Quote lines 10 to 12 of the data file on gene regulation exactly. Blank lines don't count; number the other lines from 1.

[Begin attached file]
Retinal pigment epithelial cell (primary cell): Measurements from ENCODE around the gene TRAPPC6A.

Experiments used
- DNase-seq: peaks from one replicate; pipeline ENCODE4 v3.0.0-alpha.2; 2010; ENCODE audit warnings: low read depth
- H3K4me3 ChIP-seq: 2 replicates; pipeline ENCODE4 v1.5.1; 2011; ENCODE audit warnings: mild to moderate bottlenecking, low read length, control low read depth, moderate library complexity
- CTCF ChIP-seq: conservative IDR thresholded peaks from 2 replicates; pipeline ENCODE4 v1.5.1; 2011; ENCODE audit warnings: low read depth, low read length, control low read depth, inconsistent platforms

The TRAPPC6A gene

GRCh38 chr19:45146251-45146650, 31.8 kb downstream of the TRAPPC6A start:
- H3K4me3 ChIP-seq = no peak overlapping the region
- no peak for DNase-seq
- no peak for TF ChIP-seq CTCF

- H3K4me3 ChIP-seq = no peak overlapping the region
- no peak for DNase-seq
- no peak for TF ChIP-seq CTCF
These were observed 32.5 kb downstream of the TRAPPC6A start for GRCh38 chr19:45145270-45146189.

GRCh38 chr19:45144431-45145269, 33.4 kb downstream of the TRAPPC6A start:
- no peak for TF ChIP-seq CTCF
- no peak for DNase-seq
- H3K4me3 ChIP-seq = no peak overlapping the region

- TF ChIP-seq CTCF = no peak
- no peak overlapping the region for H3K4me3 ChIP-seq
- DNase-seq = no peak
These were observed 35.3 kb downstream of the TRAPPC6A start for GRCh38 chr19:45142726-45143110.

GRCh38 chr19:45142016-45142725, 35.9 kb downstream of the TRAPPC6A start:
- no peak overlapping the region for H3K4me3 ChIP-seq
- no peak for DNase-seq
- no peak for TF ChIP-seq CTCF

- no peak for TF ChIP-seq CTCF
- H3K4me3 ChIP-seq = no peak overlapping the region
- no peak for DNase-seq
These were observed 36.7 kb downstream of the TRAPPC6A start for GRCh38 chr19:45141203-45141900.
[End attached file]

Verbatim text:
- no peak for TF ChIP-seq CTCF

- H3K4me3 ChIP-seq = no peak overlapping the region
- no peak for DNase-seq